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Colin Ward, RIP

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  • Dan Clore
    News & Views for Anarchists & Activists: http://groups.yahoo.com/group/smygo http://reason.com/blog/2010/02/17/colin-ward-rip Colin Ward, RIP by Jesse Walker
    Message 1 of 1 , Feb 19, 2010
      News & Views for Anarchists & Activists:

      Colin Ward, RIP
      by Jesse Walker
      February 17, 2010
      Colin Ward, 1924-2010

      My favorite left-anarchist writer, Colin Ward, has passed away at age
      85. Ward was the most practical radical I've ever read: Rather than
      sketching out utopian blueprints of a society without a state, he
      searched for empirical examples of everyday people organizing to solve
      their own problems. Once he started looking, he found that voluntary,
      non-authoritarian cooperation was everywhere. Utopia, he wrote in his
      1973 book Anarchy in Action, is "already here, apart from a few little,
      local difficulties like exploitation, war, dictatorship and starvation."

      Because he took his ideals seriously, Ward butted heads regularly with
      both the conventional left and the conventional right. In the '80s and
      early '90s, his column for New Statesman & Society was peppered with
      examples of the Tory government failing to live up to its rhetoric of
      liberty and decentralized power. At the same time, he was harshly
      critical of the social democratic left. In one of his most famous
      passages, he pointed out that

      "When we compare the Victorian antecedents of our public institutions
      with the organs of working-class mutual aid in the same period the very
      names speak volumes. On the one side the Workhouse, the Poor Law
      Infirmary, the National Society for the Education of the Poor in
      Accordance with the Principles of the Established Church; and, on the
      other, the Friendly Society, the Sick Club, the Cooperative Society, the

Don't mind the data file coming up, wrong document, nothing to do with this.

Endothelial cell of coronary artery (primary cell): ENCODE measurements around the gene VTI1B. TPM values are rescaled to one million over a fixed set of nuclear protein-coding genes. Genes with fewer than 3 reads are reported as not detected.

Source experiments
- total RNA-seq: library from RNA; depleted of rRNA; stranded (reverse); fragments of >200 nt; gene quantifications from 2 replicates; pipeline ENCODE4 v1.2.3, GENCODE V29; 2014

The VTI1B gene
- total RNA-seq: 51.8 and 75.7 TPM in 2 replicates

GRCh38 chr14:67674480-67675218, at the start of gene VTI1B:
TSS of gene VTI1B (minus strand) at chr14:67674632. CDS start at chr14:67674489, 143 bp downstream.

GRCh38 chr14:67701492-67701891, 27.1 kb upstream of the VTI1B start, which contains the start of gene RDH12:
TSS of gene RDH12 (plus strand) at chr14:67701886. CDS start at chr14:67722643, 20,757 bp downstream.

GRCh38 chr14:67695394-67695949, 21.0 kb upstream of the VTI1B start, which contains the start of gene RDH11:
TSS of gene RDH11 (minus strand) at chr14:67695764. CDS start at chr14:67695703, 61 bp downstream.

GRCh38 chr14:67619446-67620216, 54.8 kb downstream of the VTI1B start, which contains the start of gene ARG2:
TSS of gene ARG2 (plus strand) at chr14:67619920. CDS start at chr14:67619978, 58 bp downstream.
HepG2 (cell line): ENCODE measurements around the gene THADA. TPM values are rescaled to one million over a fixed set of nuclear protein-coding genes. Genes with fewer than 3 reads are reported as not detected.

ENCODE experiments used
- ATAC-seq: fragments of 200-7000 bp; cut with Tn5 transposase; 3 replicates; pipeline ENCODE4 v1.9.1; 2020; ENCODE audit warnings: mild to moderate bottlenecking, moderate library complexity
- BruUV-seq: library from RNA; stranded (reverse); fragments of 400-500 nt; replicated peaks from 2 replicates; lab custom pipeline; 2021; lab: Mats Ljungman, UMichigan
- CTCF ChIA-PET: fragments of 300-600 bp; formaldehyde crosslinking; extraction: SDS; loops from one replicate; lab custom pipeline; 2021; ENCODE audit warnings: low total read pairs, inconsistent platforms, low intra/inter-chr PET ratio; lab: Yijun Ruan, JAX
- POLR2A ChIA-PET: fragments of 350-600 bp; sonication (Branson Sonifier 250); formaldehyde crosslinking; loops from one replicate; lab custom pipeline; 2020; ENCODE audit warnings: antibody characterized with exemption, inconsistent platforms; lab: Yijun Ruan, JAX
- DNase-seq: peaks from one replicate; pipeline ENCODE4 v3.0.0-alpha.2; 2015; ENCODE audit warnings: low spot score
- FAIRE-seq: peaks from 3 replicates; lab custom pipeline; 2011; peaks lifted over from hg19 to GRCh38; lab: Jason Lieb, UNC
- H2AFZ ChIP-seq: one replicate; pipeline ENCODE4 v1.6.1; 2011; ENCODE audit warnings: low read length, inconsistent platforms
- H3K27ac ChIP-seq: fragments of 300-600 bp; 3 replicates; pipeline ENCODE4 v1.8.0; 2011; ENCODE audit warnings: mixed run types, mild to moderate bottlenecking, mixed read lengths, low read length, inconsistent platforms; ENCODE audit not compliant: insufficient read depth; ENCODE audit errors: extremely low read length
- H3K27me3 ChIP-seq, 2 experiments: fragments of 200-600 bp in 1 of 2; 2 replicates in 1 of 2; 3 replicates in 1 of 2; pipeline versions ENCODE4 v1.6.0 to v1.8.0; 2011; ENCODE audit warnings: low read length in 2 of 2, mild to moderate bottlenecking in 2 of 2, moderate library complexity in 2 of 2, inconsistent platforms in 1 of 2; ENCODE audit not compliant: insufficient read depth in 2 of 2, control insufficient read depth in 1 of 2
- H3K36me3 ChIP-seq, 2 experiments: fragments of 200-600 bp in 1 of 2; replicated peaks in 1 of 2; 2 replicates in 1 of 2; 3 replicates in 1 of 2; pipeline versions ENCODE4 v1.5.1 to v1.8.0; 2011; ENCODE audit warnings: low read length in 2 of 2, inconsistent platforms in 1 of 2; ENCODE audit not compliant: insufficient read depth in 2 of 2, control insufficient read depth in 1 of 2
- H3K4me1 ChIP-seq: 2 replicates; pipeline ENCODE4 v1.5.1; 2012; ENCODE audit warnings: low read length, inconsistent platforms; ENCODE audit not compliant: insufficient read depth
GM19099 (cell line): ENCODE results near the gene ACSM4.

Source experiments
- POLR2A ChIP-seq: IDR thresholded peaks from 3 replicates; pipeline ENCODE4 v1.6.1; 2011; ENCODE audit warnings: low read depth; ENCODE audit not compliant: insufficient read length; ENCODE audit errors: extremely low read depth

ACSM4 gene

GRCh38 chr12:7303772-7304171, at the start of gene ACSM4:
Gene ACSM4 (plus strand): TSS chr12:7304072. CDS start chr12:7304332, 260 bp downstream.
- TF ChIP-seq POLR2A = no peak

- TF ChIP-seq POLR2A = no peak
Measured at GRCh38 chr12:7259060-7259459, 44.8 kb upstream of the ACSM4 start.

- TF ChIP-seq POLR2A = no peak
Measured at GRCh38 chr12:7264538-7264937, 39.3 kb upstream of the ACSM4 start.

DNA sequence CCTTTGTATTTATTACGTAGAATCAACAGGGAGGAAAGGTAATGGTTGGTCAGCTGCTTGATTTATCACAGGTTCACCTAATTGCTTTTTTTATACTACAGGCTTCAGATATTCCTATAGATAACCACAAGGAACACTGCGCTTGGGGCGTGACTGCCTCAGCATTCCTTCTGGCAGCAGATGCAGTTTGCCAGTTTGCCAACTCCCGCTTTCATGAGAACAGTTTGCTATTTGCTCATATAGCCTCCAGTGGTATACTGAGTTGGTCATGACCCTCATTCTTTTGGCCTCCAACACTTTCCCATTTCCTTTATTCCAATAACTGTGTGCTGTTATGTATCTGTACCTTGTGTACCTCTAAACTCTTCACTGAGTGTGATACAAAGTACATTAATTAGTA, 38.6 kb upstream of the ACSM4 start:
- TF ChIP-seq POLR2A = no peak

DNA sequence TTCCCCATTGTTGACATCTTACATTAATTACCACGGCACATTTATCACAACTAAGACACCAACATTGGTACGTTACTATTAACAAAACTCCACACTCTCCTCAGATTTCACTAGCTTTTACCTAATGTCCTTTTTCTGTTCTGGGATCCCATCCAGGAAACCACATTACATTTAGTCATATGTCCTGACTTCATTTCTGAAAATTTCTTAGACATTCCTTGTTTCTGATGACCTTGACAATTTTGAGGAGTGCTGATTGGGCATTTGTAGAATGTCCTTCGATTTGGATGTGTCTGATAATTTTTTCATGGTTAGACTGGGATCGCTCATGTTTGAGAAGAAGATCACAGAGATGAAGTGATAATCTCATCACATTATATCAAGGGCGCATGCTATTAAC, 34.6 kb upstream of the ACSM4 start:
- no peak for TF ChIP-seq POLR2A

Trade Union. One represents the tradition of fraternal and autonomous
      association springing up from below, the other that of authoritarian
      institutions directed from above."

      As Stuart White notes in his tribute to Ward, the writer was

      "a formidible and dedicated opponent of what is often understood as the
      Fabian tradition. This comes across very clearly in his work on housing
      where he was always highly critical of state-heavy efforts, led by
      middle-class housing professionals, to provide housing for the
      working-classes. In this context, he argued for the alternative left
      tradition of cooperative self-help in the form of tenant cooperatives,
      self-build projects and squatting. He pointed repeatedly to the
      illogicality of local governments - often Labour-controlled - who would
      rather destroy unused council housing stock than allow it to be occupied
      by squatters."

      These squatters, to be clear, were not self-righteous trustafarians
      seizing a private home while the owner took a holiday. They were
      ordinary families finding uses for resources the state had left fallow.
      Such self-organization was a longtime theme in Ward's work. Quoting
      White again: "Much to the consternation of the [postwar] Labour
      government, many thousands of working-class people responded to acute
      housing shortage by taking over and adapting disused military bases.
      While his comrades in the anarchist movement struggled to see the point,
      Colin saw this as an example of what he would later call 'anarchy in
      action': direct and cooperative self-help." Ward's interest in the
      institutions that people build from below took him to areas that radical
      writers rarely touched: He wrote appreciative histories and sociologies
      of holiday camps, allotment gardens, amateur music-making, even the
      street culture of urban children.

      Ward had an eye for the creativity of ordinary people and the ways we
      use that inventive energy to transform our environments. He didn't have
      trouble imagining a society immersed in liberty and spontaneous order,
      because he knew that liberty and spontaneous order were what sustained
      society in the first place, even if they sometimes had to take a stunted

      Dan Clore

      New book: _Weird Words: A Lovecraftian Lexicon_:
      My collected fiction: _The Unspeakable and Others_
      Lord We├┐rdgliffe & Necronomicon Page:
      News & Views for Anarchists & Activists:

      Skipper: Professor, will you tell these people who is
      in charge on this island?
      Professor: Why, no one.
      Skipper: No one?
      Thurston Howell III: No one? Good heavens, this is anarchy!
      -- _Gilligan's Island_, episode #6, "President Gilligan"
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